Sunday, January 29, 2006

there's so much left to do

Well, here I am back at home. I didn't have time to put up anything as I had screenings and a planeflight, and now that I'm home, I'm still pooped and haven't been able to do anything except get out of bed, unpack and turn on the TV, there's going to be a few more batches in the next day or two and then I"m done. The early press screening have started in Miami and I'm not there, which is pretty good as I don't think I would have the energy to go. The thing starts in about a month or so, just around my 49th the meantime, here are some reviews I wrote at the airport before leaving Utah....


Directed by
Jonathan Demme

Concert films are concert films. They are pretty much all the same. Sure, some are badly shot, and some have lousy music, but if a director and cinematographer are at least halfway decent, and the music is good, then you’d have a good time, that is if you like the musician.

So you have a few brief interviews with Emmylou Harris and a few of the background singers before we head over to the historic Ryman Auditorium in Nashville, Tennessee where we see and hear rock icon Neil Young do his legendary stuff.

Shot over two nights we’ve got the best of the concerts, and the music is all it’s advertised to be. If you like Neal Young, you have to see this. There is no choice.


Written and Directed
by Neil Burger

Before we start, lets discuss the MPAA’s rating system. For the most part the G-rating means that this is kiddy stuff. But what if you have a film that’s for adults and doesn’t have any swearing, nudity, and has a minimum of blood. Should it be rated G? Would it mean that many people would stay away because they think it too immature for their tastes? Let’s hope that this gets a PG, so that won’t happen, for this may be the best “family film” not targeting little kids in many a year.

This is a fairy tale in 19th century drag. It’s the tale of a young peasant boy who falls in love with a princess, only to have the adolescent romance forcibly ended by the authorities. Our hero goes away on a long journey lasting years, only to return as Eisenheim the Illusionist(Edward Norton), the greatest magician of his time. His feats of prestidigitation are so profound, people think that he really has super powers.

Chief Inspector Uhl (Paul Giamatti) knows that it isn’t the case, but he recognizes his talent and soon a relationship of sorts begins. Also Austria-Hungary’s Crown Prince Leopold (Rufus Sewell) brings his fiancée Princess Sophie (Jessica Biel) along, and we know immediately, that these are the young adolescent lovers from the prologue. The conflict is set, for the Crown Prince is up to no good, and the Chief Inspector and the Princess know this all to well. The romance in rekindled and there is murder offstage and philosophy and special effects on.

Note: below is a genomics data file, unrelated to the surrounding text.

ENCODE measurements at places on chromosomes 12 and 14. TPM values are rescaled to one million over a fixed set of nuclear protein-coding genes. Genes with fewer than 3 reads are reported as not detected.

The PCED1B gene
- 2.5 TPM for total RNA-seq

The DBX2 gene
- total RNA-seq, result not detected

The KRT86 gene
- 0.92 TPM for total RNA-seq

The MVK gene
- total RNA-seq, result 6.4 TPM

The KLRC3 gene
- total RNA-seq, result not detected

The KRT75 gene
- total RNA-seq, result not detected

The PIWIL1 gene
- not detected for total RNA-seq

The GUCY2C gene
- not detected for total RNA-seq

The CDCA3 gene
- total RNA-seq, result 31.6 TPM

One of the things that annoys me is that Sewell is typecast as evil princes. He hasn’t actually done anything else since “Dark City” a number of years back. Oh, he’s really good here, and he’s got some fine scenes but is might be nice to see him in something slightly different. Ed Norton is in Oscar® territory here and so is Giamatti. The special effects are understates and spectacular at the same time. This is the kind of thing for which they invented the movies in the first place for. When Esenheim does is act, we are mesmerized by the artistry of it all, rarely has the act of a stage magician seemed so magical.

This may be the first in the list for Best Picture nominees for next year. See it.

The Aura/Argentina

Written and Directed
by Fabian Bielinsky

The Aura is that moment just before the epileptic fit takes hold of it's victim. Consciousness and perception change markedly before he or she passes out. This is what happens frequently to a pacifist taxidermist named Espinoza(Ricardo Darin) who works with corpses but cannot stand the sight of blood.

Invited by a colleague(Alejandro Awada) to go on a hunting trip after his wife leaves him, our hero accidentally shoots another hunte(Manuel Rodalr), who just happens to be the lodge he's staying in. One thing leads to another, and soon our hero is involved with not only the victim's much younger wife Diana (Dolores Fonzi), but her brother Julio(Nahuel Perez Biscayart) and her husband’s accomplices(Pablo Cedrón and Jorge D'Elia) in a plot to rob a casino.

This is just the thing our hero, who wants to be a master criminal when he grows up, has been waiting all his life for. This is a really cool film. Bielinsky is Argentina’s best director at the moment, and his “Nine Q ueens” was one of those gems that is soo much better before it gets remade by Hollywood. Darin is a revelation as an actor, being brilliant and pathetic all at once. There’s lots of suspense here, and the ending is actually perversely satisfying. See it.

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